This is a second build of of a Simple DC Electronic Load project using information that I learned about curing Oscillations in a separate discussion:

https://www.element14.com/community/thread/64985?start=15&tstart=0

The knowledge that I received from other element 14 members as well as things that I learned from the bad decisions that I made on the first build made me want to give it another try. Here is the blog from the first build:

https://www.element14.com/community/people/jw0752/blog/2018/09/25/a-simple-dc-electronic-load-for-the-experimenters-shop//

 

This time I had a much more stable control circuit design:

 

Check out the first link above about curing oscillations for credit where it is due with my mentors.

 

There are three differences that have eliminated the oscillation problem over the entire voltage / current range for this Load. The first change was to put resistance R2 (4K7) between the sense resistor and the inverting input of the OPA192 instead of the previous direct connection. This allows the second improvement, a 200 pF capacitor at C2, to work properly and dampen any oscillations with negative feedback to the Op Amp. Resistor R3 was also lowered from 100R to 47R following another recommendation from a friend.

 

I wanted to improve the reference voltage stability so the zener diode used in the first design was changed to the use of a TL 431 which is a precision programmable reference. I hoped to improve temperature stability with this change so that the load would be stable without a warm up stabilization period.

 

The final addition to the build was the addition of simple polarity protection on the input. While the IRFZ 34 does have an internal protection diode I wanted to eliminate the chance that it would be damaged an accidental polarity reversal. My fix for this was to put a fuse in the circuit and a reverse biased 10 amp diode so that a fuse would blow if the polarity were to be reversed. I also have a red LED to indicate that the fuse has blown and that the input is reversed. I had experimented with the idea of using a forward biased diode in series with the input but this had an effect on how the unit handled lower input voltages. There are always side effects and compromises become choices that have to be made.

 

This time I wanted to put the power supply and the control circuitry on the same board. I am using a small AdaFruit protoboard. With good fortune I found that I had duplicates of the heat sink, enclosure, transformer, and ammeter. This build will use an OPA 192 rail to rail op amp as recommended. Here is the finished control and power supply module:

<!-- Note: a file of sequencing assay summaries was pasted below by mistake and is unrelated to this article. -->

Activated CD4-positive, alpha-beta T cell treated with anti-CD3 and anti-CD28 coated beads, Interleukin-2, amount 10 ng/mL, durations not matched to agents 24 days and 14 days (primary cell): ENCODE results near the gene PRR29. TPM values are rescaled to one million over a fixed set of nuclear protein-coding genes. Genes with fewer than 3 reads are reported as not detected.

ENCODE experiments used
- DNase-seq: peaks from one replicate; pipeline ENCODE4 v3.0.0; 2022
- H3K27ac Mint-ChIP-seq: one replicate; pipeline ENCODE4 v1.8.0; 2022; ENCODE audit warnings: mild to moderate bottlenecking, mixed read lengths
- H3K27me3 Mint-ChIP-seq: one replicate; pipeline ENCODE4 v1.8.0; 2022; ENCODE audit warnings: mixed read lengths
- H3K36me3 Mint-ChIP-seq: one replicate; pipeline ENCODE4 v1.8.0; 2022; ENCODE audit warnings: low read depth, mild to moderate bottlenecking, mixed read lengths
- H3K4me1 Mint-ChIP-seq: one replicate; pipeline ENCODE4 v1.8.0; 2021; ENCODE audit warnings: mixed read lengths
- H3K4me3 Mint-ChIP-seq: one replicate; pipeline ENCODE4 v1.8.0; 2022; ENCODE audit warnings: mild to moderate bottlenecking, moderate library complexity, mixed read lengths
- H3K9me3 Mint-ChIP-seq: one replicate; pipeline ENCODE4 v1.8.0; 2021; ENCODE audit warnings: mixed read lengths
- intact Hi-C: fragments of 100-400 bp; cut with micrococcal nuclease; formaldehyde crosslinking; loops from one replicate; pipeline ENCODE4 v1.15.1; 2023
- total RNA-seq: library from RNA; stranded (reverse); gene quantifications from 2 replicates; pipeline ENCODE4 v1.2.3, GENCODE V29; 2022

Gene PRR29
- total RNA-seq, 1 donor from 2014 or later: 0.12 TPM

One of the things that I learned from the previous build and problems with oscillations was that I did not want to hard wire the control module into the enclosure. It makes it too difficult to service or make modifications. Therefore Micro JST plugs and jacks were used as well as a molex connector for the mains connection to the transformer. I don't anticipate any problems needing modification but that was how I felt last time too and it was a real challenge to work on the hard wired circuit board in the first unit.

 

I was happy with the front panel layout of the first unit so it was duplicated on this unit. The only change was the lowering of the power LED to accommodate a reverse polarity warning LED. Here is a picture of the front panel:

 

 

Since it is fun to look at pictures here are a few of the process of the build:

 

  

 

  

 

The last two pictures illustrate that I do not bundle the wires until after all preliminary tests are completed. This saves time not to mention nylon straps which must be cut if a problem is noted. In the picture on the right the wires have been bundled. I try to plan for bundling and carefully measure wires and plan their final route even though I do not actually route them until the testing is done. This enclosure is particularly nice as the air vent holes provide excellent tie down ability by looping a small nylon strap through the holes and around wires.

 

This unit turned out very stable and much more to my liking than the first. Subsequently I have gone back to the first unit and made the modifications necessary to have it work as well as the second unit.

 

John